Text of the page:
Now that the warmer months of the year are officially here, it’s the perfect time to dig into all of the refreshing, light, and delicious fruits you love so much. But in addition to classics like strawberries and blueberries, it’s also worth it to try something new. Enter dragon fruit, a tasty — and very bright! — fruit you definitely want in your rotation this spring and summer.
What is dragon fruit?
An interesting tidbit: Dragon fruit is actually a variety of cactus. It’s often found in Mexico and Central America and tastes like a cross between a kiwi and a pear. It’s known for its bright fuchsia color and white or pink flesh with black seeds scattered throughout. It’s also packed with a number of key nutrients, including fiber, magnesium, iron, vitamin C, and vitamin E.
Because dragon fruit is filled with fiber and prebiotics, scientists have found that it can really help regulate your digestive system and keep your gut health in check. Research has also shown that it’s great for weight maintenance, controlling blood sugar levels, and keeping heart disease at bay.
Among dragon fruit’s other health benefits, it contains two antioxidants called betacyanins and betaxanthins, which work to keep compounds like free radicals from damaging cells. Protection from free radicals can slow signs of aging and also fight against a number of health conditions, including many cancers. Moreover, other research has discovered that dragon fruit is excellent for reducing general inflammation as well as symptoms of inflammatory conditions like arthritis and gout.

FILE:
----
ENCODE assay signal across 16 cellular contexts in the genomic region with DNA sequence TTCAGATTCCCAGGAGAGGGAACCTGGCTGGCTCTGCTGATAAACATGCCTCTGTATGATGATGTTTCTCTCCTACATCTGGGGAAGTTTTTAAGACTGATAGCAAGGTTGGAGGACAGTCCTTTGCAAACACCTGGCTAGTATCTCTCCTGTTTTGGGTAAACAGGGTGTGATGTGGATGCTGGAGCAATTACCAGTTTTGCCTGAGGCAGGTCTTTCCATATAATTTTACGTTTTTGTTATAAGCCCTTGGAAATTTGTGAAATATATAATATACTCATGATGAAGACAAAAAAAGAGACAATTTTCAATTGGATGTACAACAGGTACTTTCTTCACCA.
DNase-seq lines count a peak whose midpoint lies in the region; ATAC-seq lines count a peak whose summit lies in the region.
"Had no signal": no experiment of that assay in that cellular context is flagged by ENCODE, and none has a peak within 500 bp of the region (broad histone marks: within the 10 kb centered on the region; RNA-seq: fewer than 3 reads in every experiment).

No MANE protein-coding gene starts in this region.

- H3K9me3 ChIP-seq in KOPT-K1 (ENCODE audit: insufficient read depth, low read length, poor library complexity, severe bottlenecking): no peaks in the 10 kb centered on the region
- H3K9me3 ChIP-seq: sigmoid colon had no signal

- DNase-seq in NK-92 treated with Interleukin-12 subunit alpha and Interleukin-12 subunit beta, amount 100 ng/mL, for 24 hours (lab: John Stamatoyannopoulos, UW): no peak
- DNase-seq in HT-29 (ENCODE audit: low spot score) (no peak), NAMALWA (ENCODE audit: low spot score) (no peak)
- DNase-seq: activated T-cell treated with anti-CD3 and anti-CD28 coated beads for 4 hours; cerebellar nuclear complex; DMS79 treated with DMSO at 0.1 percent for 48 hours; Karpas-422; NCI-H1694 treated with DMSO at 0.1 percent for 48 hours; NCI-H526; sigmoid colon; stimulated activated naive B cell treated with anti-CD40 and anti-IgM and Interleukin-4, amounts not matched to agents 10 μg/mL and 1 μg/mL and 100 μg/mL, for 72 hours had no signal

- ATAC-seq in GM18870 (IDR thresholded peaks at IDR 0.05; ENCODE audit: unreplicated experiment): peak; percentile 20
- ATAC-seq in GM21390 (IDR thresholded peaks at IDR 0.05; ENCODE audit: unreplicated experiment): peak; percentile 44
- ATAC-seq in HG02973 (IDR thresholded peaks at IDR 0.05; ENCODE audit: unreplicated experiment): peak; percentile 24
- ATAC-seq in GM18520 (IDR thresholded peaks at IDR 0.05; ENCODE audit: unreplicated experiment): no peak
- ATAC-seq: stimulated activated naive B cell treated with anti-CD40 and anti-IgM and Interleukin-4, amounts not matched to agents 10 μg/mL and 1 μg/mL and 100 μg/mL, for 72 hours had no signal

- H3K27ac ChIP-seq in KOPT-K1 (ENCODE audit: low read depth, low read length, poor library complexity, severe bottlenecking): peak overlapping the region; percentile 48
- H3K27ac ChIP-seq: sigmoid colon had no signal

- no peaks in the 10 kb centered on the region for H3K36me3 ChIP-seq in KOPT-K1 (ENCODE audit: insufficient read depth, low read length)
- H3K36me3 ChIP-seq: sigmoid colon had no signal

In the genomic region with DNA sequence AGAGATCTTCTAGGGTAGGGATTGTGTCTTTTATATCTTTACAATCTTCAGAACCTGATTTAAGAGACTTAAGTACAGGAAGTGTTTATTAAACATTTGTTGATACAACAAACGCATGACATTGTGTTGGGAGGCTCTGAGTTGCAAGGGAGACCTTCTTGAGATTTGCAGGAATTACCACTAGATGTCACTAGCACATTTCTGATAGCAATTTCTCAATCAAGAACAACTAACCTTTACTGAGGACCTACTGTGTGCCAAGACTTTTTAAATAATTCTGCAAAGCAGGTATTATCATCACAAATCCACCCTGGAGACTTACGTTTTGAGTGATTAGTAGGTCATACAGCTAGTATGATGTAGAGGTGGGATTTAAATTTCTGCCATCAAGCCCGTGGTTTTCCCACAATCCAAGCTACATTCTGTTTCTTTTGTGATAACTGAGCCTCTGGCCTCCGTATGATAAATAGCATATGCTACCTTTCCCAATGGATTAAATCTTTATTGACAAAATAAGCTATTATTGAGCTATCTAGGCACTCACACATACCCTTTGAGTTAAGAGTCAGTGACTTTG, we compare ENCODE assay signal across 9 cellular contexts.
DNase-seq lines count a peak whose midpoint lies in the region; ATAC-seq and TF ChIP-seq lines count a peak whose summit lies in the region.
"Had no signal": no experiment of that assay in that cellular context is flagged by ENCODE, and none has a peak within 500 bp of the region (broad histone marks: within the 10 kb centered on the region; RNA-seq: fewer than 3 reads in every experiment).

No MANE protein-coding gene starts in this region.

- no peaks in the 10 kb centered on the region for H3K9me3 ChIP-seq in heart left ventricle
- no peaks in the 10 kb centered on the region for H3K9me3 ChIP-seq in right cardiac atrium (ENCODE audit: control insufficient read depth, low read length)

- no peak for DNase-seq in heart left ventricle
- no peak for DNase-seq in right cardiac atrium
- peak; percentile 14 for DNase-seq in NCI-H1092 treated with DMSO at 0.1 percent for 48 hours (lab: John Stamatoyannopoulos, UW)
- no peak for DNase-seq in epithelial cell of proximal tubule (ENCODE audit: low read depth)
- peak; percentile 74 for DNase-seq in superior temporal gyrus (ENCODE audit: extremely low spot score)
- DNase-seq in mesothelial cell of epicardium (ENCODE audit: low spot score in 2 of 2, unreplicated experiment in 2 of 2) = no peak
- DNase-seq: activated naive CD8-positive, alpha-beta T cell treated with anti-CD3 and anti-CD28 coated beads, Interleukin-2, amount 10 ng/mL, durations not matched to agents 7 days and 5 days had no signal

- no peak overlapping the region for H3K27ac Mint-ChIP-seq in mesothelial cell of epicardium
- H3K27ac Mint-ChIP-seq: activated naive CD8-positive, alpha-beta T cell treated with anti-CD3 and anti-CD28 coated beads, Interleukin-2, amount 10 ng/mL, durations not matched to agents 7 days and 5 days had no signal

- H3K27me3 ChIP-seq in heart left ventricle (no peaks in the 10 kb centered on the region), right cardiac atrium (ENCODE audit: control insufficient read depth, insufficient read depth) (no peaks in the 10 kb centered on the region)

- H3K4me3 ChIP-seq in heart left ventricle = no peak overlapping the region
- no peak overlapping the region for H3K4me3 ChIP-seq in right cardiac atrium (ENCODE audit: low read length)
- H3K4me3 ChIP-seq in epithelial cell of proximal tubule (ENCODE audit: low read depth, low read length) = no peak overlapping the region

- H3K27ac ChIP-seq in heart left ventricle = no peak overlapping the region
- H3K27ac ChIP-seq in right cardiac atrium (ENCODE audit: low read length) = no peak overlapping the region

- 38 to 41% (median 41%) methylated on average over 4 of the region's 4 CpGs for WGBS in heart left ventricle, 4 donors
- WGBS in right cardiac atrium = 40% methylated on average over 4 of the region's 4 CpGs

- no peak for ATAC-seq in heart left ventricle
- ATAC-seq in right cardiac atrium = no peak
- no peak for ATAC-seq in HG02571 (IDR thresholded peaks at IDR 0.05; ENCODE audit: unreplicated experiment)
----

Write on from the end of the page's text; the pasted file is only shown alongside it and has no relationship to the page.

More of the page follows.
How do you eat it?
Dragon fruit can look a little intimidating, but there are a number of options when it comes to eating it! First and foremost, make sure to get produce that’s a bright pink color; unripened fruits are often green, so steer clear of those.
Once you buy it, wash it as you would any other fruit. Cut it lengthwise, and then similar to what you’d do with an avocado, make cuts along the flesh both vertically and horizontally so they form cubes. Pull the skin back and scoop the cubes out. Presto, you’ve got your basic dragon fruit — and yes, you can eat its black seeds! And here’s a little pro tip: If you want your fruit to last longer, sprinkle a little lime juice on it; the acidity will keep it from browning as quickly once it’s sliced.
This article originally appeared on our sister site, Woman’s World.